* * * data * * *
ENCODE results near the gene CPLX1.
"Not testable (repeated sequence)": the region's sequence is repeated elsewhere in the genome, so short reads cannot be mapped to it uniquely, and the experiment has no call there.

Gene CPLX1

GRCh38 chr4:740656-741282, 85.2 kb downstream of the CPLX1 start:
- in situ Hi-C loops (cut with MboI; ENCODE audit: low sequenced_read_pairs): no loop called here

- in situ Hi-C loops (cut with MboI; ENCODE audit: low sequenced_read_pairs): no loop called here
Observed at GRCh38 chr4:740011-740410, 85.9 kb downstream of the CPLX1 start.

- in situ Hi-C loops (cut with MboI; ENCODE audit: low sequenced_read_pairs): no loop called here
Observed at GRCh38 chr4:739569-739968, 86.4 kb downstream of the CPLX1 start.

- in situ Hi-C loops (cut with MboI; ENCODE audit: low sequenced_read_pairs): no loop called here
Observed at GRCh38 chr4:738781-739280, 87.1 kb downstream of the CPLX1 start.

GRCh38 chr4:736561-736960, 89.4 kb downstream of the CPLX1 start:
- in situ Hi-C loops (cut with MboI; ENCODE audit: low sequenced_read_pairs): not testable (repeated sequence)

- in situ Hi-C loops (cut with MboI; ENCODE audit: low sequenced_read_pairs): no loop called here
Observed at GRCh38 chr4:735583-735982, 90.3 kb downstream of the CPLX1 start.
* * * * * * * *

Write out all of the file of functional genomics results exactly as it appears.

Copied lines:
ENCODE results near the gene CPLX1.
"Not testable (repeated sequence)": the region's sequence is repeated elsewhere in the genome, so short reads cannot be mapped to it uniquely, and the experiment has no call there.

Gene CPLX1

GRCh38 chr4:740656-741282, 85.2 kb downstream of the CPLX1 start:
- in situ Hi-C loops (cut with MboI; ENCODE audit: low sequenced_read_pairs): no loop called here

- in situ Hi-C loops (cut with MboI; ENCODE audit: low sequenced_read_pairs): no loop called here
Observed at GRCh38 chr4:740011-740410, 85.9 kb downstream of the CPLX1 start.

- in situ Hi-C loops (cut with MboI; ENCODE audit: low sequenced_read_pairs): no loop called here
Observed at GRCh38 chr4:739569-739968, 86.4 kb downstream of the CPLX1 start.

- in situ Hi-C loops (cut with MboI; ENCODE audit: low sequenced_read_pairs): no loop called here
Observed at GRCh38 chr4:738781-739280, 87.1 kb downstream of the CPLX1 start.

GRCh38 chr4:736561-736960, 89.4 kb downstream of the CPLX1 start:
- in situ Hi-C loops (cut with MboI; ENCODE audit: low sequenced_read_pairs): not testable (repeated sequence)

- in situ Hi-C loops (cut with MboI; ENCODE audit: low sequenced_read_pairs): no loop called here
Observed at GRCh38 chr4:735583-735982, 90.3 kb downstream of the CPLX1 start.